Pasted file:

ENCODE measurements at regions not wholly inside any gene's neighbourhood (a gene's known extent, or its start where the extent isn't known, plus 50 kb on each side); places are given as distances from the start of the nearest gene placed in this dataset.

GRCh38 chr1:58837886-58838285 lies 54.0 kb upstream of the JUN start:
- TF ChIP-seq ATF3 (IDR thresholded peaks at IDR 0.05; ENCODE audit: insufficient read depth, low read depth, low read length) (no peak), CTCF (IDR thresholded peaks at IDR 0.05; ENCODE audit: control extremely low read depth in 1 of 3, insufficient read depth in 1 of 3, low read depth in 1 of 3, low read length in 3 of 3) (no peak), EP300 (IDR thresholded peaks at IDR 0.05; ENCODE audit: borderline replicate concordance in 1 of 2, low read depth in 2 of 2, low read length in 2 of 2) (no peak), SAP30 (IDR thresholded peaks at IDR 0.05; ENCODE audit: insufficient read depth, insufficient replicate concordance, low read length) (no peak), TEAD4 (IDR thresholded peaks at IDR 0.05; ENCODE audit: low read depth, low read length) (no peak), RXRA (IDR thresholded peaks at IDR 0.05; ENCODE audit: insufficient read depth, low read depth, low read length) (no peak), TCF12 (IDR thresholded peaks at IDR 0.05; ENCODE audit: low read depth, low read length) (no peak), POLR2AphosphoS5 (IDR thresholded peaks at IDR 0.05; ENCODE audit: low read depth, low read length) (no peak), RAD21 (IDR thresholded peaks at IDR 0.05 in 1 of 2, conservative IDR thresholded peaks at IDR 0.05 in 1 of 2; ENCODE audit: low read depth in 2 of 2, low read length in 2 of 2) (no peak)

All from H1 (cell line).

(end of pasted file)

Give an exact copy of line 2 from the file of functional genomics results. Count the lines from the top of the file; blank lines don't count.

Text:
GRCh38 chr1:58837886-58838285 lies 54.0 kb upstream of the JUN start: